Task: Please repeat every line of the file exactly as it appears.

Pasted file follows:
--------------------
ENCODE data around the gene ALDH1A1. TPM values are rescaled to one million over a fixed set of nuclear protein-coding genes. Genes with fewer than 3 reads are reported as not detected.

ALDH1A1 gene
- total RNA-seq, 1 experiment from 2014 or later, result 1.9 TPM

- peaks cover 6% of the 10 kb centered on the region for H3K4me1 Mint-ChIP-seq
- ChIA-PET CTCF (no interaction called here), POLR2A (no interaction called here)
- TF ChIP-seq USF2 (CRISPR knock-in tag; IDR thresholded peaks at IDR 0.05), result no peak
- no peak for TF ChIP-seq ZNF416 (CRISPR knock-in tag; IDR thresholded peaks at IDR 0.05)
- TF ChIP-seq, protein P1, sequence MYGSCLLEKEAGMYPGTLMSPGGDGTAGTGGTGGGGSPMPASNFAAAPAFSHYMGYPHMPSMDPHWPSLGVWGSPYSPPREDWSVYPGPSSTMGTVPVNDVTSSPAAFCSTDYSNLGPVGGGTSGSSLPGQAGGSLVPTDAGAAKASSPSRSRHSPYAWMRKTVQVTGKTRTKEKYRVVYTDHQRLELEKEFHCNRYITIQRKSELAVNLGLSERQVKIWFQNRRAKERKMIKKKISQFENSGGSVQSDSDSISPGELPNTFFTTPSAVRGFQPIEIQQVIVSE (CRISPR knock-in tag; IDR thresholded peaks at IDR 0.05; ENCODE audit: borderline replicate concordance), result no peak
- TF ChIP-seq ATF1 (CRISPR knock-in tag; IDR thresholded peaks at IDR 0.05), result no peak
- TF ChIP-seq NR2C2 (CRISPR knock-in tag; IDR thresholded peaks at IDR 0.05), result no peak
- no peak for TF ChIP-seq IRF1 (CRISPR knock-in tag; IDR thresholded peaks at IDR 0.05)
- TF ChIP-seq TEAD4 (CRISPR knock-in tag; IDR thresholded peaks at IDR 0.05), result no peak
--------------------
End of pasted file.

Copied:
ENCODE data around the gene ALDH1A1. TPM values are rescaled to one million over a fixed set of nuclear protein-coding genes. Genes with fewer than 3 reads are reported as not detected.

ALDH1A1 gene
- total RNA-seq, 1 experiment from 2014 or later, result 1.9 TPM

- peaks cover 6% of the 10 kb centered on the region for H3K4me1 Mint-ChIP-seq
- ChIA-PET CTCF (no interaction called here), POLR2A (no interaction called here)
- TF ChIP-seq USF2 (CRISPR knock-in tag; IDR thresholded peaks at IDR 0.05), result no peak
- no peak for TF ChIP-seq ZNF416 (CRISPR knock-in tag; IDR thresholded peaks at IDR 0.05)
- TF ChIP-seq, protein P1, sequence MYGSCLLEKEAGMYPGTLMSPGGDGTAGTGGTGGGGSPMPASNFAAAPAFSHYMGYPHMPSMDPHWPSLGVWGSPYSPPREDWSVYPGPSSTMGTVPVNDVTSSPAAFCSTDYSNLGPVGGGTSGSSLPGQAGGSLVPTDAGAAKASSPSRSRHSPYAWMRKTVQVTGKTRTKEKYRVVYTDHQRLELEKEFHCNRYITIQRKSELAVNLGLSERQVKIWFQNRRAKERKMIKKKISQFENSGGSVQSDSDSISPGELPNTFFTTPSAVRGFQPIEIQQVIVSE (CRISPR knock-in tag; IDR thresholded peaks at IDR 0.05; ENCODE audit: borderline replicate concordance), result no peak
- TF ChIP-seq ATF1 (CRISPR knock-in tag; IDR thresholded peaks at IDR 0.05), result no peak
- TF ChIP-seq NR2C2 (CRISPR knock-in tag; IDR thresholded peaks at IDR 0.05), result no peak
- no peak for TF ChIP-seq IRF1 (CRISPR knock-in tag; IDR thresholded peaks at IDR 0.05)
- TF ChIP-seq TEAD4 (CRISPR knock-in tag; IDR thresholded peaks at IDR 0.05), result no peak